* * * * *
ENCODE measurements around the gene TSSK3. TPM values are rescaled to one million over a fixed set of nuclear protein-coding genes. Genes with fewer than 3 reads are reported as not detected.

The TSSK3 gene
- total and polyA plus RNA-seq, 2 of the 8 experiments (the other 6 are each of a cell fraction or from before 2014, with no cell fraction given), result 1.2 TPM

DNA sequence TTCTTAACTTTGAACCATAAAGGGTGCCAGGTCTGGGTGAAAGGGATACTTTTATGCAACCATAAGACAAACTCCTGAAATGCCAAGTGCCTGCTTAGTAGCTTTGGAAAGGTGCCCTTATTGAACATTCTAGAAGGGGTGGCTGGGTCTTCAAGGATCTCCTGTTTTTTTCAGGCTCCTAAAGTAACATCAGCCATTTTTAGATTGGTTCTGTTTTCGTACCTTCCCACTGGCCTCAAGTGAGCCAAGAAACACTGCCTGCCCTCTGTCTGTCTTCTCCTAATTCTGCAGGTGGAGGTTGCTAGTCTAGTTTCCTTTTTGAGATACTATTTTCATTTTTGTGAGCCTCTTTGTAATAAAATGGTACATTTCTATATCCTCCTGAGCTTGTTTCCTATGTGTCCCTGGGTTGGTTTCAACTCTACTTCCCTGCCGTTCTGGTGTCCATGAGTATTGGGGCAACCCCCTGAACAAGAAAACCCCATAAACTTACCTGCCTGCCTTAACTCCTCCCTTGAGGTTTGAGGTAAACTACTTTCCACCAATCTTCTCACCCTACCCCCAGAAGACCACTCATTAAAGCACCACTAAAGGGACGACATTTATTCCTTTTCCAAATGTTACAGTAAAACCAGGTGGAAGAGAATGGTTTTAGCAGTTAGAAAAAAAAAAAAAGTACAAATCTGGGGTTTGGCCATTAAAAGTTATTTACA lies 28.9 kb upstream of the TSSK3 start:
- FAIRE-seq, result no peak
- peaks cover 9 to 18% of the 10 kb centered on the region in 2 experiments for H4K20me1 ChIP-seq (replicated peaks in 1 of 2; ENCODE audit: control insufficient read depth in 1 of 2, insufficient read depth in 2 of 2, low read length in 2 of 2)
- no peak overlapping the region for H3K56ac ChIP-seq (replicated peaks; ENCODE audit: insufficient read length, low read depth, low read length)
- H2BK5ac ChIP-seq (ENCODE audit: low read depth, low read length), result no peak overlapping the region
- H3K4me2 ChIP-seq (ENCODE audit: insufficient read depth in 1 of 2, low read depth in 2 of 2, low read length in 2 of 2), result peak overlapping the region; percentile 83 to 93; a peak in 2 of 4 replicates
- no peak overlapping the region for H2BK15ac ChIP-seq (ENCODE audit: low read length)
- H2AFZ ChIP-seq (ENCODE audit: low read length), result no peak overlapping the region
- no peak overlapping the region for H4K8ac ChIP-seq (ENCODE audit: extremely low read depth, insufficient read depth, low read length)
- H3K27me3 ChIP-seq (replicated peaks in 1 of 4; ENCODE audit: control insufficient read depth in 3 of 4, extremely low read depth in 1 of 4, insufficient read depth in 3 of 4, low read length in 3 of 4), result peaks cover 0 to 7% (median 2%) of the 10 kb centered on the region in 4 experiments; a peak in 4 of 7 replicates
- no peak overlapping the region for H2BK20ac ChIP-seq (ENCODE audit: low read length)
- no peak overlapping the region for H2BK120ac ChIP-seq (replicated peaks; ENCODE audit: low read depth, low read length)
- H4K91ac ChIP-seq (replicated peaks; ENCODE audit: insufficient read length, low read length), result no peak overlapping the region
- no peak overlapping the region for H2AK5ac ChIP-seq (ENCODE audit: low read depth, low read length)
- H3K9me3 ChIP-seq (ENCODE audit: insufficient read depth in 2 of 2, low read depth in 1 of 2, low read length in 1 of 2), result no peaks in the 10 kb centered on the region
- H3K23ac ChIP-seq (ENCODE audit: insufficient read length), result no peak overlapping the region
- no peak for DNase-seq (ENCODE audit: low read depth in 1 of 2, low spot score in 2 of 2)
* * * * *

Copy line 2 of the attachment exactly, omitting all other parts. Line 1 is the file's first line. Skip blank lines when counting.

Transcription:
The TSSK3 gene